The House will wish to know that, last Tuesday, I announced the establishment of an advisory panel on judicial diversity to be chaired by Baroness Neuberger, and on Wednesday I published the "Engaging Communities in Criminal Justice" Green Paper, a consultation document drawn up by my right hon. Friends the Home Secretary and the Attorney-General, and myself. It includes plans for a website on court outcomes, 30 justice pioneer areas, community prosecutors, an expansion of citizen panels in respect of community payback, the introduction of community impact statements in courts and the greater use of community justice techniques.
I thank the Secretary of State for that reply. I recently met prisons representatives, and they are deeply concerned about plans to extend the prison privatisation programme. There is a valid concern that the prison-for-profit culture would make prisons more dangerous for the prisoners, the staff and the public. Will the Secretary of State confirm that this Government will not compromise prison security by further privatisation of the prison system?
We will never compromise prison security for any wider consideration. A number of National Audit Office reports have made it clear that the introduction of a very limited element of the private sector has helped to raise standards in the public sector. That may be an unfortunate conclusion, but it happens to be true.
As to the future, apart from the two entirely new prisons that will be built in the private sector, as I announced last week, all those that are being re-competed—the five so-called strategic level arrangement prisons that have been re-competed, one that came back to the private sector and the two new ones, Birmingham and Wellingborough—will have the opportunity through the public sector to compete against private and third sector arrangements. If they are successful, they will keep the contracts.
Does the Secretary of State agree that a police cell is rarely appropriate as a place of safety for the purposes of sections 135 and 136 of the Mental Health Act? Following Lord Bradley's report, will the Secretary of State ensure that primary care trusts, mental health trusts and police forces start work now to ensure that, without delay, mental health trusts can provide appropriate places of safety locally for those who need them, and that access to mental health services on the NHS is unconditional, just like access to any other treatment under the NHS?
I entirely agree with the hon. Gentleman. There have been important improvements in the provision of prison health services, which are primarily mental health services, not least through the ending of the separate prison medical service; however dedicated its staff, it was, frankly, a second-class service. Furthermore, a few years ago this Government implemented the arrangement through which all health services in a prison are provided by the relevant primary care trust.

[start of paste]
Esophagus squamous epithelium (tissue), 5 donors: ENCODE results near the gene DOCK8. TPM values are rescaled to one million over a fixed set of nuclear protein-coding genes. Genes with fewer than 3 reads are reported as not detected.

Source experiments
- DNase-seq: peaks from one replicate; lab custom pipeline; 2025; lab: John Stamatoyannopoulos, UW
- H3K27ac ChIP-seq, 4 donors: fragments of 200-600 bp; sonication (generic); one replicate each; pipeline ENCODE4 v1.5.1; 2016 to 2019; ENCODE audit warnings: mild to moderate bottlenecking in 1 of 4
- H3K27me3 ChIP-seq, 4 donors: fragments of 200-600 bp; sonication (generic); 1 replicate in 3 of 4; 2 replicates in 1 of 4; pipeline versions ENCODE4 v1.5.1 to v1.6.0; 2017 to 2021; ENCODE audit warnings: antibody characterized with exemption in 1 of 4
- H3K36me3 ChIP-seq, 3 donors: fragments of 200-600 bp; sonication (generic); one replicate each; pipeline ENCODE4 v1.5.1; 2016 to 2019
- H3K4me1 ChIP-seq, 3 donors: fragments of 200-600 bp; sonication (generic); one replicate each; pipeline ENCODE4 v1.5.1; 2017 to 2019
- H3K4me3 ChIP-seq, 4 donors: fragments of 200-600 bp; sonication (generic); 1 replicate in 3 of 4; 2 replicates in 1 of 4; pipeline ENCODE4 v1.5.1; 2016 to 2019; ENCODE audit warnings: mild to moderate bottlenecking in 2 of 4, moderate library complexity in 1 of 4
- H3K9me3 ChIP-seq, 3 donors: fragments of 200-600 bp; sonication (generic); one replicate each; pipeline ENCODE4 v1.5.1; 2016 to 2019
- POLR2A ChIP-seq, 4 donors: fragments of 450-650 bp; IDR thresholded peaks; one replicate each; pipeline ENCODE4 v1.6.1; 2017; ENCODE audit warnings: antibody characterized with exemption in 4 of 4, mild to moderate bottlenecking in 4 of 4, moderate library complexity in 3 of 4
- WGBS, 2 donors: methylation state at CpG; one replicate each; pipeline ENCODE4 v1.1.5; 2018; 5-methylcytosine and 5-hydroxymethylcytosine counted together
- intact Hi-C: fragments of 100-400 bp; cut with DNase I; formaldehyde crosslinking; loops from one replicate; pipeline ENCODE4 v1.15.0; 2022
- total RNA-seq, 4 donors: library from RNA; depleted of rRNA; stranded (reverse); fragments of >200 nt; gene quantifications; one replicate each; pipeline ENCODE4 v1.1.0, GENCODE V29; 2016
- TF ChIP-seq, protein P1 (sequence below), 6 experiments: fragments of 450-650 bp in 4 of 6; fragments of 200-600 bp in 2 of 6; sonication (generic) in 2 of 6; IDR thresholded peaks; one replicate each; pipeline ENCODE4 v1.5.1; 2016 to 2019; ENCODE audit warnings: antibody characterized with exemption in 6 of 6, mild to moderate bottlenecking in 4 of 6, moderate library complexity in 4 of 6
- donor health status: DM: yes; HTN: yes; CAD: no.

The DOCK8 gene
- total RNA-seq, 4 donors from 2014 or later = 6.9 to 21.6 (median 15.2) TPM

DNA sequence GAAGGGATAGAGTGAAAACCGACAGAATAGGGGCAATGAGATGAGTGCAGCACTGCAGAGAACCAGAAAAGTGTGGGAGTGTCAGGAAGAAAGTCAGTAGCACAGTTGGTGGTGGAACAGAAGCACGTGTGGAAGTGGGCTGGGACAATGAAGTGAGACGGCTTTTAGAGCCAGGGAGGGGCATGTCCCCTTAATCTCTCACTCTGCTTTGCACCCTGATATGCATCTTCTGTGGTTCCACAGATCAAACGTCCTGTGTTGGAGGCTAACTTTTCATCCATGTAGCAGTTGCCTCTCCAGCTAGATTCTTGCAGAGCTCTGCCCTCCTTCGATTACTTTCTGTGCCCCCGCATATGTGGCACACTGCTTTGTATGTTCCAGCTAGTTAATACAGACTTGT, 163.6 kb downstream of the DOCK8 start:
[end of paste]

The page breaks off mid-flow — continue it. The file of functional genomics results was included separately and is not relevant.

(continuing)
However, I accept entirely what the hon. Gentleman said. The more that we do to divert the mentally ill from the prison system and police cells and into the proper mental health system, the better.
When does the Secretary of State intend to publish his response to the Government's consultation on pleural plaques? I do not have to tell my right hon. Friend how serious the issue is. Quite a large number of people are literally dying to hear his reply.
Of course, I fully acknowledge the concern of my hon. Friend and other hon. Members on both sides of the House about that issue. Consideration of the responses, of which we have received quite a number following publication of our paper on the way forward, is taking longer than we anticipated, because of the complexity involved. However, I certainly intend that we should come to conclusions before the summer recess.
First, given that the press now have access to the courts, we are relying on them to let us, as well as their readers, know about anything that they regard as a failure on the part of the courts to live up to the spirit of the changes. Secondly, we ourselves are monitoring the situation. Thirdly, as I have already made clear, this is only the first phase of the changes. The next phase is the introduction of legislation that will ensure that the reporting and admission regime for all levels of family court is put on the same foundation as that for youth courts. In other words, the press may report the substance of what they witness, but not any information that would lead to revealing the identity of the parties to the proceedings.
A Bangladeshi constituent of mine, who is being divorced by her husband, has been well treated by the Birmingham courts, which have provided screens and interpreters. However, will my right hon. Friend say what steps he is taking to make sure that such women, who have no money or recourse to public funds, can get the legal advice that they need so that they can exercise their rights, rather than being divorced by their husbands and left completely destitute?
I am glad to hear that the courts are giving the lady in question the support that she requires. We are doing a great deal better in supporting innocent parties in forced marriages, but I am certainly ready to talk to my hon. Friend about the specific problems that she has identified, in case there is a gap in the overall support arrangements.
What proportion of the current prison population is made up of foreign national prisoners? Why are Her Majesty's Government not doing far more to return those people to secure detention in their own countries, so that the British taxpayer does not have to pay the enormous bill for their incarceration?
At the moment, the foreign national prisoner population in England and Wales equates to just under 14 per cent. of the total. According to independent data, that is significantly fewer foreign national prisoners than in any other country in the rest of Europe.